David Eagleman is a neuroscientist and a New York Times bestselling author. He teaches at Stanford University and heads the Center for Science and Law. He is best known for his work on sensory substitution, time perception, brain plasticity, synesthesia, and neurolaw.
Beyond his 100+ academic publications, he has published many popular books. His bestselling book Incognito: The Secret Lives of the Brain, explores the neuroscience "under the hood" of the conscious mind: all the aspects of neural function to which we have no awareness or access. His work of fiction, SUM, is an international bestseller published in 28 languages and turned into two operas. Why the Net Matters examines what the advent of the internet means on the timescale of civilizations. The award-winning Wednesday is Indigo Blue explores the neurological condition of synesthesia, in which the senses are blended.
Eagleman is a TED speaker, a Guggenheim Fellow, a winner of the McGovern Award for Excellence in Biomedical Communication, a Next Generation Texas Fellow, Vice-Chair on the World Economic Forum's Global Agenda Council on Neuroscience & Behaviour, a research fellow in the Institute for Ethics and Emerging Technologies, Chief Scientific Advisor for the Mind Science Foundation, and a board member of The Long Now Foundation. He has served as an academic editor for several scientific journals. He was named Science Educator of the Year by the Society for Neuroscience, and was featured as one of the Brightest Idea Guys by Italy's Style magazine. He is founder of the company BrainCheck and the cofounder of the company NeoSensory. He was the scientific advisor for the television drama Perception, and has been profiled on the Colbert Report, NOVA Science Now, the New Yorker, CNN's Next List, and many other venues. He appears regularly on radio and television to discuss literature and science.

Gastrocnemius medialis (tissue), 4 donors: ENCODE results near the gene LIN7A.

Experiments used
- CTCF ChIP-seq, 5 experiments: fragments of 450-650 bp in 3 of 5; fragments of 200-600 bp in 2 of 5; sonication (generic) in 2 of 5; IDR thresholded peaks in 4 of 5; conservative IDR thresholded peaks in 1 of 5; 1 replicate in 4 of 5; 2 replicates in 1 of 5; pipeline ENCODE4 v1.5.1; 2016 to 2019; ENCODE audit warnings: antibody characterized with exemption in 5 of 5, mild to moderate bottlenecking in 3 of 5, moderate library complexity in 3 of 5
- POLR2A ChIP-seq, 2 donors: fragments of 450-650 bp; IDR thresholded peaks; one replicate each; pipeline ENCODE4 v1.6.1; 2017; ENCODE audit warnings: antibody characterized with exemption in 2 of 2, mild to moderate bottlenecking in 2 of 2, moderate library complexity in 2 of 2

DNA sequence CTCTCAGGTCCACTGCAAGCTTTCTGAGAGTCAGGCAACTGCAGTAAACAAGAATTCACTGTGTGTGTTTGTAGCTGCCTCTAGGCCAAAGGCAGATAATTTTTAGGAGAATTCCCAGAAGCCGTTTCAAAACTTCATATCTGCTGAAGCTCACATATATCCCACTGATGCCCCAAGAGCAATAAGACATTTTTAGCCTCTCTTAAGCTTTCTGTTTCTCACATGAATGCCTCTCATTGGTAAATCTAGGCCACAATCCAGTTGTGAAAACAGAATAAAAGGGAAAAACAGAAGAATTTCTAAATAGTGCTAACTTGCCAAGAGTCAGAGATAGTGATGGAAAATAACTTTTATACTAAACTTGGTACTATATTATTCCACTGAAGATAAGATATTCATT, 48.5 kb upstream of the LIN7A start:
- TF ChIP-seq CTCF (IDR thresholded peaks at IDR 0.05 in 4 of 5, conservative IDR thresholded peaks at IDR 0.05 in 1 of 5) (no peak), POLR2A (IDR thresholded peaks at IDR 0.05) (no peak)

Want to know how neuroscience will force major changes in our criminal justice system? Read David's article The Brain on Trial in The Atlantic. Now anthologized in 2012 Best American Science and Nature Writing.
A 26 week New York Times bestseller, Incognito was named a Best Book of the Year by both Amazon and Goodreads. For a taste of the book, see a review in the Wall Street Journal, listen to a conversation on NPR's Fresh Air, or watch a video dialog with Wired Magazine. Reading Incognito now? We'd love to hear feedback!
In June, 2009, David Eagleman collaborated with musician/producer Brian Eno to perform a musical reading of Sum to 1,000 people at the Sydney Opera House. In May of 2010 they performed together again to 1,200 people at the Brighton Dome in England. Stay tuned for further performances.
To liberalise or prohibit? Iin 2012, I joined Eliot Spitzer, Julian Assange, Vicente Fox, Russell Brand, Richard Branson and several others for
In 2011, I scanned a 3,000 mummy. What can (and can't) be concluded based on his perspicuously elongated skull shape, known as dolicocephy (elongated
In 2011, I performed a CT scan on Neskhons, an Egyptian mummy who I brought to our scanning facilities at Baylor College of Medicine.
I was named a CNN Next List Fellow. Watch two clips from the show.
Hear British rocker Jarvis Cocker read the short story "Descent of Species" from Sum.
In the wake of the Aurora movie theater shooting, many people had the same questions: What kind of derangement is indicated by the horrific acts of Ja
Watch a talk I gave at the Long Now Foundation about my hopes that the advent of the internet will mitigate threats that brought down previo
In October 2010, I spoke at PopTech on the limits of science, the problems of false dichotomies, and my new movement of possibilianism. See the video.
I had the pleasure of being profiled by my favorite magazine, The New Yorker. Read the article here.
Watch an experiment in which we studied time perception by dropping volunteer subjects from a 150 foot high tower. Free fall.
Hear actress Emily Blunt read the story "The Cast" from Sum.
What could explain Anders Breivik's shooting attack in Oslo, Norway? While this was being debated from the angles of politics, religion, and sociology